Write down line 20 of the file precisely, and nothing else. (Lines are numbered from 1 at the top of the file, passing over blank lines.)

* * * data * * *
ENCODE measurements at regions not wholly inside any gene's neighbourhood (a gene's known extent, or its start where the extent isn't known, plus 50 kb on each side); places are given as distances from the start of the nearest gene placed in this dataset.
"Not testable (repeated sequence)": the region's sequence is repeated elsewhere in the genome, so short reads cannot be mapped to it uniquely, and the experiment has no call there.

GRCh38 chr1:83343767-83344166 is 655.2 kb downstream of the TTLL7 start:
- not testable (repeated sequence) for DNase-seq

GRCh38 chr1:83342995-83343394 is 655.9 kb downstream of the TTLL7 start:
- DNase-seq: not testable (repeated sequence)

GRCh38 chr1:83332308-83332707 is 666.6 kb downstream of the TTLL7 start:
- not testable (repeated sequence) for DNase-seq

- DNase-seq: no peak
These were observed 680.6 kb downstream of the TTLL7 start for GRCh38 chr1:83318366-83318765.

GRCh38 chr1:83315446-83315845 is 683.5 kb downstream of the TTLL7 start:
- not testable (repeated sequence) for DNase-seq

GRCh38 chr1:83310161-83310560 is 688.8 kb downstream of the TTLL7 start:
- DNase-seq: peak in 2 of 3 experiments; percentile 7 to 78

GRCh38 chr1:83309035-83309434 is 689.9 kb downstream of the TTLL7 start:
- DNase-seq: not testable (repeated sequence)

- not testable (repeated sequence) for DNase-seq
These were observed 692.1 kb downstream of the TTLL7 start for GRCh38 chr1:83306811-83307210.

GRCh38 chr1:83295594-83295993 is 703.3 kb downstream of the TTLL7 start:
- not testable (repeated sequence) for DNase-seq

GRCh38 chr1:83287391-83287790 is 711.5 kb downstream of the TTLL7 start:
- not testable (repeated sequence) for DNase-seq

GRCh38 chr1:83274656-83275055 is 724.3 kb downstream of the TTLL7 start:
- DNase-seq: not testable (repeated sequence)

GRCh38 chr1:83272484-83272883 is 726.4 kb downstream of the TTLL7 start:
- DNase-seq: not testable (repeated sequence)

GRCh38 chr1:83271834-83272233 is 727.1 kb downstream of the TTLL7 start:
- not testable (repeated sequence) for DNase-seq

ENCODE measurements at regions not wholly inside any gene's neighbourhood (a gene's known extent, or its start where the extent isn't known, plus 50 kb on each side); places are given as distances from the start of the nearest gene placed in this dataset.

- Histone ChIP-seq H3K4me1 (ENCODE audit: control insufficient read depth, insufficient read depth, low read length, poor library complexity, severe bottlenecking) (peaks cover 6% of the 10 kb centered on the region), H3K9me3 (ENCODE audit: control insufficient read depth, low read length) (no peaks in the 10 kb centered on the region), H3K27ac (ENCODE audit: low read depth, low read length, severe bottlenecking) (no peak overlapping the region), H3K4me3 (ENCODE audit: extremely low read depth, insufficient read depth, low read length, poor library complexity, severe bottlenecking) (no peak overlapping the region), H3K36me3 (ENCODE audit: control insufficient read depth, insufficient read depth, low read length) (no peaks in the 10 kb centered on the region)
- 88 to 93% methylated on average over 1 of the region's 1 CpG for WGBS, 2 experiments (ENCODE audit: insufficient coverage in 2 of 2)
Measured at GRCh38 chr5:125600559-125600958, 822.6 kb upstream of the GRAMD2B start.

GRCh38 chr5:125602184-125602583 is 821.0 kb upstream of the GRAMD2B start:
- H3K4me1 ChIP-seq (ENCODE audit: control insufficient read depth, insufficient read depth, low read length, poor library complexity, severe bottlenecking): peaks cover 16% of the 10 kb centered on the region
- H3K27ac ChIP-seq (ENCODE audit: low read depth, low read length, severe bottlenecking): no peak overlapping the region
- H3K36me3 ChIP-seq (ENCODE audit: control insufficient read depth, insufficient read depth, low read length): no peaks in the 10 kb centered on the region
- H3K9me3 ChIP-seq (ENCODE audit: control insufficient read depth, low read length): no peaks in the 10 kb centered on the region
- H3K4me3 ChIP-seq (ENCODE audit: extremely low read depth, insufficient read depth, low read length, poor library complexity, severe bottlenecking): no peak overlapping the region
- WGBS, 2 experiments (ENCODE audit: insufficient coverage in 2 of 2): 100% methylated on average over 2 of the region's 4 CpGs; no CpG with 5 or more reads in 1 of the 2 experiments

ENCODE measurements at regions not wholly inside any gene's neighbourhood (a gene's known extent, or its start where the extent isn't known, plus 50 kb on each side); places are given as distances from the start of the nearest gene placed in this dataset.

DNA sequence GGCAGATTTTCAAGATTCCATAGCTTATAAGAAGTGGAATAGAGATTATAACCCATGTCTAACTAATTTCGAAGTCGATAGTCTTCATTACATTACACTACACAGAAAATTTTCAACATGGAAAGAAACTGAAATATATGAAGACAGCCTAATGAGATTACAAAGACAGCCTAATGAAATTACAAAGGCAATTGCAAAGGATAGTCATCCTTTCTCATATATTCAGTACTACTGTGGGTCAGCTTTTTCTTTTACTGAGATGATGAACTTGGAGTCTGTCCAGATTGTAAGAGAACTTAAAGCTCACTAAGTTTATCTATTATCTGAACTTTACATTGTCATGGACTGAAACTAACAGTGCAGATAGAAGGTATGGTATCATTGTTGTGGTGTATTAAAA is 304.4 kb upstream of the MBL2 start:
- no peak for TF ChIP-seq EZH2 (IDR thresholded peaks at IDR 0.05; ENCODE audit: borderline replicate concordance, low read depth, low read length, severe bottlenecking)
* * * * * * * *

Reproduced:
- not testable (repeated sequence) for DNase-seq